Aging Veterans Care: What Do Veterans Need to Apply for Aid and Attendance?

When looking into the Aid and Attendance Benefit for veterans, regardless of their age, there are certain things they need to consider. Not every veteran is going to qualify for this particular pension. It is designed for what is considered “wartime veterans,” but that doesn’t mean the veteran has to have served in a forward combat situation.

Let’s talk about some of the things a veteran may need to consider before applying for this pension.

They need to prove home care support is needed.

Regardless of the veteran’s age, if they have difficulty tending to their own basic care at home, an aide or other support system could be beneficial.  There are numerous ways veterans can prove home care is needed right now, but nothing is more effective than having a recommendation from their primary care physician or other specialty doctor.

They must be a wartime veteran.

This means the veteran needs to have served at least one day of their active duty service during a time of official combat, as defined by Congress. This would include World War II, the Korean War, the Vietnam War, and the Gulf War. If the veteran served any time during one of the first three listed, their minimum time of service needs to be 90 days. If they served any time during the Gulf War, they need to have served at least two years active duty.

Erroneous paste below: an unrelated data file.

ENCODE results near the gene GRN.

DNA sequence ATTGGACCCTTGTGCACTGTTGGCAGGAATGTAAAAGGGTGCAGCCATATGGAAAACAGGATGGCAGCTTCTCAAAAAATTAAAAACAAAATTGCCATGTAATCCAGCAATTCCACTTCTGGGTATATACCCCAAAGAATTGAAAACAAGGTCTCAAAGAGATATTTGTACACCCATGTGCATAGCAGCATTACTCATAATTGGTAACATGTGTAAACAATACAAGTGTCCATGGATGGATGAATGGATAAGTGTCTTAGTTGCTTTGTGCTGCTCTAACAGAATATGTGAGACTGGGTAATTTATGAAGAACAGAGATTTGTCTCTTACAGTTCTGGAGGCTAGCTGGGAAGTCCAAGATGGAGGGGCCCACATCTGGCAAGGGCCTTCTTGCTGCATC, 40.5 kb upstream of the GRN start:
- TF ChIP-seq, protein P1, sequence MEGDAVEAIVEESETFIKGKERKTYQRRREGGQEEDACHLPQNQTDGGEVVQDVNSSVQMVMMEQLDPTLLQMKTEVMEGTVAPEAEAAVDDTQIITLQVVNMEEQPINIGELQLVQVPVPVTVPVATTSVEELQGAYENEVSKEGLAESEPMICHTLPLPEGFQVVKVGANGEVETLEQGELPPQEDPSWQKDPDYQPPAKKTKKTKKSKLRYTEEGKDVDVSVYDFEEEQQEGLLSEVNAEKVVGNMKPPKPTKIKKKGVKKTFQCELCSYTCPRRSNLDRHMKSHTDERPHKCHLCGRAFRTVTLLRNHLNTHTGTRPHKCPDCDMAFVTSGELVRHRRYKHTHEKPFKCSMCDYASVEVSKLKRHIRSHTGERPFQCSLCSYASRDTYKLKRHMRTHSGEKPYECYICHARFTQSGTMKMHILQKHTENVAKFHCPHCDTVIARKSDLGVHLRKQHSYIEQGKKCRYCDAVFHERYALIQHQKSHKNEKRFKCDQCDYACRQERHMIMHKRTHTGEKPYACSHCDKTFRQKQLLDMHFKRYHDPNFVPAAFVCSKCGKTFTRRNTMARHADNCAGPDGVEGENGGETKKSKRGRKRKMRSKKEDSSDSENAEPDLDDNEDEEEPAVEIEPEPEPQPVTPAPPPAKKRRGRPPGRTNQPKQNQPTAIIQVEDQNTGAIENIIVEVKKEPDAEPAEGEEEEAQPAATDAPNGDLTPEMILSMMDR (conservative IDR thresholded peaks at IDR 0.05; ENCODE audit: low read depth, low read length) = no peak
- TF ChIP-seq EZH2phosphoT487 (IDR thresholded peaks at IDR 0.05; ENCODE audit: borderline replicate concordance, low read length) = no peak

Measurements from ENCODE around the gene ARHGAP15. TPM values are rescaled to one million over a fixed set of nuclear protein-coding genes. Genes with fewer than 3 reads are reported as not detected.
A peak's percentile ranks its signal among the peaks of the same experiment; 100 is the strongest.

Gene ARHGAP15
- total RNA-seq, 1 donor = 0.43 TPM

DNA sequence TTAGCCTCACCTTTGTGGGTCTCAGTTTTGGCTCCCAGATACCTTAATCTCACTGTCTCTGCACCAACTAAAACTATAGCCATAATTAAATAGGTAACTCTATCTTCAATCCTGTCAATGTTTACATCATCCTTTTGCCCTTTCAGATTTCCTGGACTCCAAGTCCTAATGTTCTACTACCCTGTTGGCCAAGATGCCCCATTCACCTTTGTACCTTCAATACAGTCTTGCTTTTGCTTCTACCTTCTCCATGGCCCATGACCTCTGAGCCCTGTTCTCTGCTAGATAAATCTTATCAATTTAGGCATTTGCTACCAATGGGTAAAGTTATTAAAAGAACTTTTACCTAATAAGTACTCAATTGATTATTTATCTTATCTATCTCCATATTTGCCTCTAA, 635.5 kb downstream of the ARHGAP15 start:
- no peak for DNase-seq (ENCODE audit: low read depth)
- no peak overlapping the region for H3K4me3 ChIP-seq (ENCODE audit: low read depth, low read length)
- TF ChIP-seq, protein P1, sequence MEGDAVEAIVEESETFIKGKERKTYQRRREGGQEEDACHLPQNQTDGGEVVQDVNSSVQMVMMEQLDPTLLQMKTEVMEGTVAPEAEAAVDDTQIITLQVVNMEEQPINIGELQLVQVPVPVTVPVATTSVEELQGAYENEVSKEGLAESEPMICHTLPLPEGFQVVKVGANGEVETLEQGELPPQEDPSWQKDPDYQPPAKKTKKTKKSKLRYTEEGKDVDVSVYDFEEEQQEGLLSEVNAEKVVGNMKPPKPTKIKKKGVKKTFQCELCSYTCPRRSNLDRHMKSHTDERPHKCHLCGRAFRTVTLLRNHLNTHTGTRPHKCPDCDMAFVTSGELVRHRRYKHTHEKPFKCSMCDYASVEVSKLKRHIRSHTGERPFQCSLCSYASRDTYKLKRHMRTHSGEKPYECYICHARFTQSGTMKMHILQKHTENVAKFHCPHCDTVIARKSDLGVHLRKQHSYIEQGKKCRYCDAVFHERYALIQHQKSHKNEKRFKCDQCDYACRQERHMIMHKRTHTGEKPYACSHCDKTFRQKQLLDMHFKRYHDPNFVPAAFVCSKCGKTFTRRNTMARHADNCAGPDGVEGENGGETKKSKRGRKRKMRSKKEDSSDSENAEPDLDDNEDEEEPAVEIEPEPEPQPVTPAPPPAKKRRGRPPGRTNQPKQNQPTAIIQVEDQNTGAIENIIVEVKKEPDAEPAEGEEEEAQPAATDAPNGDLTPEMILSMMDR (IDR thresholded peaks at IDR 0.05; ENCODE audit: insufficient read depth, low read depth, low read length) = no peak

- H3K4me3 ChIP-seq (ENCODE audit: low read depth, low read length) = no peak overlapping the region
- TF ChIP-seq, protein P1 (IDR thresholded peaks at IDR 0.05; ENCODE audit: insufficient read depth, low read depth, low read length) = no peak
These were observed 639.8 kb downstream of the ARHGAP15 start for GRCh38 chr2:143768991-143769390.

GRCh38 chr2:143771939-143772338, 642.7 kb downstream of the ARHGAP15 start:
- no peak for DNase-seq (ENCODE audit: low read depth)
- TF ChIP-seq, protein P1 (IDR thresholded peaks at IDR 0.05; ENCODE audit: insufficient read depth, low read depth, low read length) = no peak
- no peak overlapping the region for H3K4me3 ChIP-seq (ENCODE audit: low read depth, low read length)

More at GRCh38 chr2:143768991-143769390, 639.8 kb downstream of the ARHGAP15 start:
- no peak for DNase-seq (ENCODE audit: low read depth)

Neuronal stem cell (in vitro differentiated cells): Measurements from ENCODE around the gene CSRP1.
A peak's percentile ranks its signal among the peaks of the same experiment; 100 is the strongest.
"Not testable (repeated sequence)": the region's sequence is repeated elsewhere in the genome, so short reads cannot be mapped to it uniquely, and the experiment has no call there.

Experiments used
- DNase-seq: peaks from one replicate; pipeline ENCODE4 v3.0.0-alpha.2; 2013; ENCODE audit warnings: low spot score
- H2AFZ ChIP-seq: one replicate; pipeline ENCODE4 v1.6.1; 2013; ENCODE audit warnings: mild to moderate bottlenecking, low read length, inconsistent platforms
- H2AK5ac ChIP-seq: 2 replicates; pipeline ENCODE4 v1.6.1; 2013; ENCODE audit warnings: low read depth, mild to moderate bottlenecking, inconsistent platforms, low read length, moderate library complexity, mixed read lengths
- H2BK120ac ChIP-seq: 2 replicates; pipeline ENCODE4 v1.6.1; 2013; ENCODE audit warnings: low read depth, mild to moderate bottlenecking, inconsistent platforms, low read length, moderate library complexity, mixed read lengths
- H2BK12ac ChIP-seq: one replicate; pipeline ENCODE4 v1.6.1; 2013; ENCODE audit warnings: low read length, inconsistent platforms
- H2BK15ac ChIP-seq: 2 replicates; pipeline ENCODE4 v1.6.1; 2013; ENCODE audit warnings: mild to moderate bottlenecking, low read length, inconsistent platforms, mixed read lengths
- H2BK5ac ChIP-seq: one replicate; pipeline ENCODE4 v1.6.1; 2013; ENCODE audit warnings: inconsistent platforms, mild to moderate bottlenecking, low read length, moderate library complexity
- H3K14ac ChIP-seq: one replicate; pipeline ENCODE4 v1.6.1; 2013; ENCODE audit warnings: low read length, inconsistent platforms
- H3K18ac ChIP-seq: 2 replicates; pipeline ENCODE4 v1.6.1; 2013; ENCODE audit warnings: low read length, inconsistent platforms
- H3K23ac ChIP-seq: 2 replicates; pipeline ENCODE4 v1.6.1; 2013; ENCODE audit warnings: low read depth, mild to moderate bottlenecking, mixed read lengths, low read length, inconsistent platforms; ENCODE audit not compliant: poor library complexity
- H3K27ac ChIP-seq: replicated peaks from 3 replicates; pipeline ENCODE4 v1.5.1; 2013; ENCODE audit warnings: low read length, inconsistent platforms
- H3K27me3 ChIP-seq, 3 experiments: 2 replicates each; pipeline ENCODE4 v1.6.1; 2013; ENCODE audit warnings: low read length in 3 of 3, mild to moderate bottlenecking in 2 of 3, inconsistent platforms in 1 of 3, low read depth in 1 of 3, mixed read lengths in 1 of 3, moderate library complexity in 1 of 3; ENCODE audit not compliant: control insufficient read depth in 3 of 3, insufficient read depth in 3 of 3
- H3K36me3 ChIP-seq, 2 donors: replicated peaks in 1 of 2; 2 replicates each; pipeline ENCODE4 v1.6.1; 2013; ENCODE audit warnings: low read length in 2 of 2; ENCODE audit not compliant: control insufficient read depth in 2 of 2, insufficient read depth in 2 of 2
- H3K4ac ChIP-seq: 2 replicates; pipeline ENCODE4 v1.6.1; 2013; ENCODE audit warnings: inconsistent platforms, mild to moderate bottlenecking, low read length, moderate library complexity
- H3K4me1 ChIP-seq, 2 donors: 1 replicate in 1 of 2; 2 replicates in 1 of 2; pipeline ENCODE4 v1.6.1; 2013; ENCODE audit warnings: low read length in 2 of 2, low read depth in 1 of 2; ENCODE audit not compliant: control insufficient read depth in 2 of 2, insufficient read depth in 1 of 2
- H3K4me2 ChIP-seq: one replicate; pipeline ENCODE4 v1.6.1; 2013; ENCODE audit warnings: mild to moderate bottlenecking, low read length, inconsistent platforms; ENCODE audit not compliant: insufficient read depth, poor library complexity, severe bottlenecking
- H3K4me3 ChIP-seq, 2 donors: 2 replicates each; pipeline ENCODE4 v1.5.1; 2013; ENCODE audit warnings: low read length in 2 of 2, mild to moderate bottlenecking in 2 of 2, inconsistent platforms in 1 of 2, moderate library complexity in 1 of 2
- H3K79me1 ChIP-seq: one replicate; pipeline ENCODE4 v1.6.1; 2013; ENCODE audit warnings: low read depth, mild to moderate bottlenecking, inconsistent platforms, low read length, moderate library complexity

There are certain income and asset limits.

If the veteran is on a limited income, such as through a pension, Social Security, or disability payment, they may be struggling to make ends meet. It’s important to note that their home may not be included in the income and assets total, so home ownership will not necessarily disqualify them. There is a medical expense to income ratio to follow.

If you or a loved one are considering aging veterans care, please contact the friendly staff at Veterans Care Coordination™. Call today: 1-855-380-4400


About Kyle Laramie, Founder & CEO

Kyle founded Veterans Care Coordination in April 2011. As its founder and CEO of VCC, Kyle is driven by the memory of his grandfather, a World War II Veteran who unnecessarily missed out on essential VA benefits because Kyle’s family wasn’t aware of available opportunities. In recognition of his impact in leadership, Kyle was named to the St. Louis Business Journal’s prestigious “40 Under 40” list and St. Louis Small Business Monthly’s “100 St. Louisans to Know” in 2014. VCC was named a St. Louis Small Business Monthly “Top 20” small business and a finalist for the St. Louis Post Dispatch Top Workplace (2015-2022), St. Louis Business Journal Best Place to Work (2019 & 2022), and the Arcus Awards (2014). The team has served more than 14,000 Veteran clients and their families. Kyle frequently speaks on Veterans’ benefits, addressing conferences such as the Home Care Association of America and Decision Health. He is passionate about giving back and has built a charitable-minded organization that supports various philanthropic efforts.